Baring His Signmaking Soul

Christopher Wicks talks his early business days (living in his car), his low point (tearfully informing his employees he couldn’t meet payroll) and his present (running a full-service, green-conscious sign company).
Christopher Wicks is the owner of Global Sign & Awning (Clearwater, FL)

Christopher Wicks is the owner of Global Sign & Awning (Clearwater, FL).

Is it true that you lived in your car when you first started this company?
It is. I had nothing to really lose. My father was doing prints at the time and he said, ‘Why don’t you try this out? You’ve got nothing going on.’ I went door-to-door in shopping malls trying to sell vinyl. When I would get a job, I would take a roll of vinyl to him in Orlando, and he would charge me every time I’d bring vinyl over there. Even if I was just cutting address numbers. He’d say, ‘That’s wear and tear on the machine; you’ve got to pay me per square foot.’ I would drive to Orlando in the middle of the night to his house where he had the printer. I’d print my vinyl, drive back to Clearwater where my girlfriend – now my wife – had a small, one-bedroom apartment. And she would let me transfer the vinyl on the kitchen table. Then I would go and install it.

Did you harbor doubts about yourself when you were driving to Orlando or cutting vinyl on your girlfriend’s kitchen table? 
I never really had any doubts, because I was just having fun. Back then for me, making $100 in a day was great. I was like, ‘Holy crap!’ What attracted me to signs was desperation. What made me fall in love with signs was the fact that people were now hiring me to create artwork for them, and I [got] to put it on the side of a building for everyone to see. That was enchanting for me. But in 2017, that was the hardest year for me. I thought we were going to go out of business. I had to make a lot of hard decisions.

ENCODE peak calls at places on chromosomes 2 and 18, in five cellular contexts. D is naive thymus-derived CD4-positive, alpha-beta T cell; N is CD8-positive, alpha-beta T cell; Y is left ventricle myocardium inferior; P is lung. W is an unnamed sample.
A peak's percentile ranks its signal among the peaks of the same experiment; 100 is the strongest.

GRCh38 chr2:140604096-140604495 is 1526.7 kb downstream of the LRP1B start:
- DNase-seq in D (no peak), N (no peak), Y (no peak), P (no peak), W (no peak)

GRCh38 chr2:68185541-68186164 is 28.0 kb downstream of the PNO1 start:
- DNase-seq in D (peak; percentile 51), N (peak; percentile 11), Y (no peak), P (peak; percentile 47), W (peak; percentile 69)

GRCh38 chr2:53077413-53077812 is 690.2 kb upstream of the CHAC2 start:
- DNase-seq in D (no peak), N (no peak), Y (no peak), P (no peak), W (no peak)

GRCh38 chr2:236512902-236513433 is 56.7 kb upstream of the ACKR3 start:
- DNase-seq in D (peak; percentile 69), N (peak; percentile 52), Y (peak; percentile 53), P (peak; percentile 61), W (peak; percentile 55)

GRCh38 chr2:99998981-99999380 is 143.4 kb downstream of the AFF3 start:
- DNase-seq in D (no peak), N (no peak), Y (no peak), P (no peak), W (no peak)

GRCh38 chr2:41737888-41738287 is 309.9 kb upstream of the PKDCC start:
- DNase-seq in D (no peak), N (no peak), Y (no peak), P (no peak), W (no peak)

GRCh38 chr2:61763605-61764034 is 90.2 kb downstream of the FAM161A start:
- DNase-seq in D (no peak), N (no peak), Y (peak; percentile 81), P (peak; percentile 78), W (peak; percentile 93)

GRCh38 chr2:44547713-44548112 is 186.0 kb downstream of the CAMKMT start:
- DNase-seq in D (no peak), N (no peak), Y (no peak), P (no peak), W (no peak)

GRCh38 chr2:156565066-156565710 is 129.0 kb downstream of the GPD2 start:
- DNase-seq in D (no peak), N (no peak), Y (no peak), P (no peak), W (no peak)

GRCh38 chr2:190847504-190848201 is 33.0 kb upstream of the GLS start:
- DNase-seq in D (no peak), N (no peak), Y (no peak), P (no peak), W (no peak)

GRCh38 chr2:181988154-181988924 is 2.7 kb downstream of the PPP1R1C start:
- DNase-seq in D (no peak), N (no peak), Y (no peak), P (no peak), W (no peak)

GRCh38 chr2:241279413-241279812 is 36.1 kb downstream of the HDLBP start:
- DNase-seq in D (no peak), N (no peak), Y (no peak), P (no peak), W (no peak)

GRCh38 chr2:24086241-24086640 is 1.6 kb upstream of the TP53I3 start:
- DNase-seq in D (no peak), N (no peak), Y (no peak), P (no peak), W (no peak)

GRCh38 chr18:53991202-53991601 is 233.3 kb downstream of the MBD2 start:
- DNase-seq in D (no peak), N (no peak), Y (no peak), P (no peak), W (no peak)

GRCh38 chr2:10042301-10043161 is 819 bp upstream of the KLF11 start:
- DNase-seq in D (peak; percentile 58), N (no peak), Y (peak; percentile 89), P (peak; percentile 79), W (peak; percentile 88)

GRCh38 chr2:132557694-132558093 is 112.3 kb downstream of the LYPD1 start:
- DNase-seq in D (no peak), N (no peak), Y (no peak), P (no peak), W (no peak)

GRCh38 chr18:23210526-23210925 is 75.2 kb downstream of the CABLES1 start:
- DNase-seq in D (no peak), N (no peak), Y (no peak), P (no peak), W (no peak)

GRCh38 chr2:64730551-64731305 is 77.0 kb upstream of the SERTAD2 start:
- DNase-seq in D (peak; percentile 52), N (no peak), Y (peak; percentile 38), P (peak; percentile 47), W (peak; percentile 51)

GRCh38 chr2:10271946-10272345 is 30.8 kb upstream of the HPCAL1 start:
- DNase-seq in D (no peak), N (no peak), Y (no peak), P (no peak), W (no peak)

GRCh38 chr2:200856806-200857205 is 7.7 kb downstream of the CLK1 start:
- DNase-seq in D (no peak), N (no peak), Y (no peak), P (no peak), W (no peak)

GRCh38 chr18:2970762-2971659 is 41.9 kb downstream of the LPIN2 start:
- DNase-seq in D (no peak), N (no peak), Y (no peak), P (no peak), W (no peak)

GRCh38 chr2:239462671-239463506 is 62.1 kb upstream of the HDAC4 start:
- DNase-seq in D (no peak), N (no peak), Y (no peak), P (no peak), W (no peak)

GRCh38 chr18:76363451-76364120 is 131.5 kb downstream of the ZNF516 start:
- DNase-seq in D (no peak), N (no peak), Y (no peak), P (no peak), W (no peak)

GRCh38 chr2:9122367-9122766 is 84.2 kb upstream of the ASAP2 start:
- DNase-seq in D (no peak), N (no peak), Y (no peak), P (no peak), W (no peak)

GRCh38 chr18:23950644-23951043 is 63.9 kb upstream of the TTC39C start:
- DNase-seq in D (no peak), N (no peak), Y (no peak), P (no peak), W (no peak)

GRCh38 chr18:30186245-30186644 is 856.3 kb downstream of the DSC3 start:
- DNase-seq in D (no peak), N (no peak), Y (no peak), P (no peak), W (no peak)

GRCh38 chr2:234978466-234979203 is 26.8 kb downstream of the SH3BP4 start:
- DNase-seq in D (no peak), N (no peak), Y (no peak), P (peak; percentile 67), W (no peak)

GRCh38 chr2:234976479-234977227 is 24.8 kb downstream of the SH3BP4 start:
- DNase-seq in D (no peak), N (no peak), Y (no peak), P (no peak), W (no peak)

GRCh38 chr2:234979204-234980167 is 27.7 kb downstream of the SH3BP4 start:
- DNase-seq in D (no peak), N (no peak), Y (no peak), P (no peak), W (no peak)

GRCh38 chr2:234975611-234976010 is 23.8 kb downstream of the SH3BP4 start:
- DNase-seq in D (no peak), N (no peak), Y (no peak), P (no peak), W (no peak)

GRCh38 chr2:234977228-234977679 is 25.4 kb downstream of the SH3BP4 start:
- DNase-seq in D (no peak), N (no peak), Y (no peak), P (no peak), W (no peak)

What saved you in 2017?
I had a big customer who hired me to do a job, and I was running behind because I didn’t have the money to finish it. I remember him calling me and saying very sternly to me, ‘I’m leaving on vacation. I expect my monument sign to be up by the time I get back.’ I was standing in the bathroom in our business, and I’m crying in front of this mirror. I felt so much pressure. In that moment, I broke down.

I remember looking up in the mirror and it all became very clear. I’m in charge of my destiny. Crying isn’t going to fix this. When [Global Sign] was about to die, I had to stand up in front of the team and tell them I couldn’t afford to make payroll. We had to make it past that transition of being just a vinyl shop with one or two guys, to being a full-service sign and awnings manufacturing company. One of the things that happened was I closed a big deal and that deposit check gave us breathing room. We were able to catch up on some of our payments. We were tens of thousands of dollars in debt. And I paid it back. Now, we don’t owe anyone money.

Well, I appreciate the honesty there.
Yeah, I want to do this interview and say, ‘Yeah, it was always good. I’m a hell of a salesman and I’ve sold all these signs’… but that’s not the truth. Was there a time I doubted myself? Yeah, standing in the bathroom of my business crying was the lowest point of my career, because I thought we were done. I thought we were finished.

What made you want to get into solar signage?
The No. 1 reason was sustainability. My goal by the end of 2020 is that every sign we manufacture will be powered by solar energy. The thing we do that’s different than most of the companies using solar panels is when we put a solar panel on a sign, you won’t see it. Our secret is that we’re using a solar panel that’s approximately 1/8 of an inch thick and it’s completely flexible. So depending on the shape of the sign, we wrap it.

How has COVID-19 impacted your business? 
Our production team is in the office and our installation team is on the road. We’ve asked everyone else to work from home. The signage industry is the construction industry. We are a manufacturing construction trade. We’ve been able to sell some projects through medical and construction clients. We’re asking everyone in the shop to play by the rules and play it safe.

This interview has been edited for length and clarity.

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